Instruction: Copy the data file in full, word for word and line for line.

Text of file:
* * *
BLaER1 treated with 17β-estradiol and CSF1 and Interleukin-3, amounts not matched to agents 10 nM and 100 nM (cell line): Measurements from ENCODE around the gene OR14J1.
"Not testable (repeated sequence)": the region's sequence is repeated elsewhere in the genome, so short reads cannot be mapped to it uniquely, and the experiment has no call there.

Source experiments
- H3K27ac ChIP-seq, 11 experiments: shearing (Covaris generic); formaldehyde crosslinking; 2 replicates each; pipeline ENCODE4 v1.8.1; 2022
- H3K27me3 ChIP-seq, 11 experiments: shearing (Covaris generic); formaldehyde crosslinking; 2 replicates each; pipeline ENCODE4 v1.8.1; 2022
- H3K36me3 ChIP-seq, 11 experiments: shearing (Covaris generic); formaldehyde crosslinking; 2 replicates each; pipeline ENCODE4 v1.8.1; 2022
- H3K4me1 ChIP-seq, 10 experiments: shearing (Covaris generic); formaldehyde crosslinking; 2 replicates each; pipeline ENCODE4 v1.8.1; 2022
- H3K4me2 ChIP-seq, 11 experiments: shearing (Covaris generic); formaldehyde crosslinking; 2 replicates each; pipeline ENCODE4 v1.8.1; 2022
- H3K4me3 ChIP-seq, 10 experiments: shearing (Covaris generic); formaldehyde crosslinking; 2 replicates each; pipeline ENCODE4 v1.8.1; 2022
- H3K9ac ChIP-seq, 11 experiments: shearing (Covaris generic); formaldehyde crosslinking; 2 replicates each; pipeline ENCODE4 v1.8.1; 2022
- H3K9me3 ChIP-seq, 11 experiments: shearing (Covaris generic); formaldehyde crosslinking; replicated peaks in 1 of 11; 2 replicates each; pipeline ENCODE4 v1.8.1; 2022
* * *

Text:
BLaER1 treated with 17β-estradiol and CSF1 and Interleukin-3, amounts not matched to agents 10 nM and 100 nM (cell line): Measurements from ENCODE around the gene OR14J1.
"Not testable (repeated sequence)": the region's sequence is repeated elsewhere in the genome, so short reads cannot be mapped to it uniquely, and the experiment has no call there.

Source experiments
- H3K27ac ChIP-seq, 11 experiments: shearing (Covaris generic); formaldehyde crosslinking; 2 replicates each; pipeline ENCODE4 v1.8.1; 2022
- H3K27me3 ChIP-seq, 11 experiments: shearing (Covaris generic); formaldehyde crosslinking; 2 replicates each; pipeline ENCODE4 v1.8.1; 2022
- H3K36me3 ChIP-seq, 11 experiments: shearing (Covaris generic); formaldehyde crosslinking; 2 replicates each; pipeline ENCODE4 v1.8.1; 2022
- H3K4me1 ChIP-seq, 10 experiments: shearing (Covaris generic); formaldehyde crosslinking; 2 replicates each; pipeline ENCODE4 v1.8.1; 2022
- H3K4me2 ChIP-seq, 11 experiments: shearing (Covaris generic); formaldehyde crosslinking; 2 replicates each; pipeline ENCODE4 v1.8.1; 2022
- H3K4me3 ChIP-seq, 10 experiments: shearing (Covaris generic); formaldehyde crosslinking; 2 replicates each; pipeline ENCODE4 v1.8.1; 2022
- H3K9ac ChIP-seq, 11 experiments: shearing (Covaris generic); formaldehyde crosslinking; 2 replicates each; pipeline ENCODE4 v1.8.1; 2022
- H3K9me3 ChIP-seq, 11 experiments: shearing (Covaris generic); formaldehyde crosslinking; replicated peaks in 1 of 11; 2 replicates each; pipeline ENCODE4 v1.8.1; 2022